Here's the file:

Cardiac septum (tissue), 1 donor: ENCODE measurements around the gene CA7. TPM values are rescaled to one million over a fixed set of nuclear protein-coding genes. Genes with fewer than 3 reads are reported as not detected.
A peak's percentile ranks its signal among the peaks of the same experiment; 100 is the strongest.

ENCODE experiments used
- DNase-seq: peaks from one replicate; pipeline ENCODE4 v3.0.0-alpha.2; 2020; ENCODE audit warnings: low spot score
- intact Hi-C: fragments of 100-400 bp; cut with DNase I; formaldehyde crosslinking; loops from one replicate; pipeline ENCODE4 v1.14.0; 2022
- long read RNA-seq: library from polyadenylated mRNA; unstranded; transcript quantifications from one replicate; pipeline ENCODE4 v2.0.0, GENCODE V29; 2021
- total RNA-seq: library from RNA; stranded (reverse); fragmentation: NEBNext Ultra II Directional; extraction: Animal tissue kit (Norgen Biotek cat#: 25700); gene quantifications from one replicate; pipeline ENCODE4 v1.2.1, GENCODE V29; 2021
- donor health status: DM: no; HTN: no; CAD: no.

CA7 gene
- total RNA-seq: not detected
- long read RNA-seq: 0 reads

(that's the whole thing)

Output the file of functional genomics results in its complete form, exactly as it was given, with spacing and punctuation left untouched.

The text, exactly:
Cardiac septum (tissue), 1 donor: ENCODE measurements around the gene CA7. TPM values are rescaled to one million over a fixed set of nuclear protein-coding genes. Genes with fewer than 3 reads are reported as not detected.
A peak's percentile ranks its signal among the peaks of the same experiment; 100 is the strongest.

ENCODE experiments used
- DNase-seq: peaks from one replicate; pipeline ENCODE4 v3.0.0-alpha.2; 2020; ENCODE audit warnings: low spot score
- intact Hi-C: fragments of 100-400 bp; cut with DNase I; formaldehyde crosslinking; loops from one replicate; pipeline ENCODE4 v1.14.0; 2022
- long read RNA-seq: library from polyadenylated mRNA; unstranded; transcript quantifications from one replicate; pipeline ENCODE4 v2.0.0, GENCODE V29; 2021
- total RNA-seq: library from RNA; stranded (reverse); fragmentation: NEBNext Ultra II Directional; extraction: Animal tissue kit (Norgen Biotek cat#: 25700); gene quantifications from one replicate; pipeline ENCODE4 v1.2.1, GENCODE V29; 2021
- donor health status: DM: no; HTN: no; CAD: no.

CA7 gene
- total RNA-seq: not detected
- long read RNA-seq: 0 reads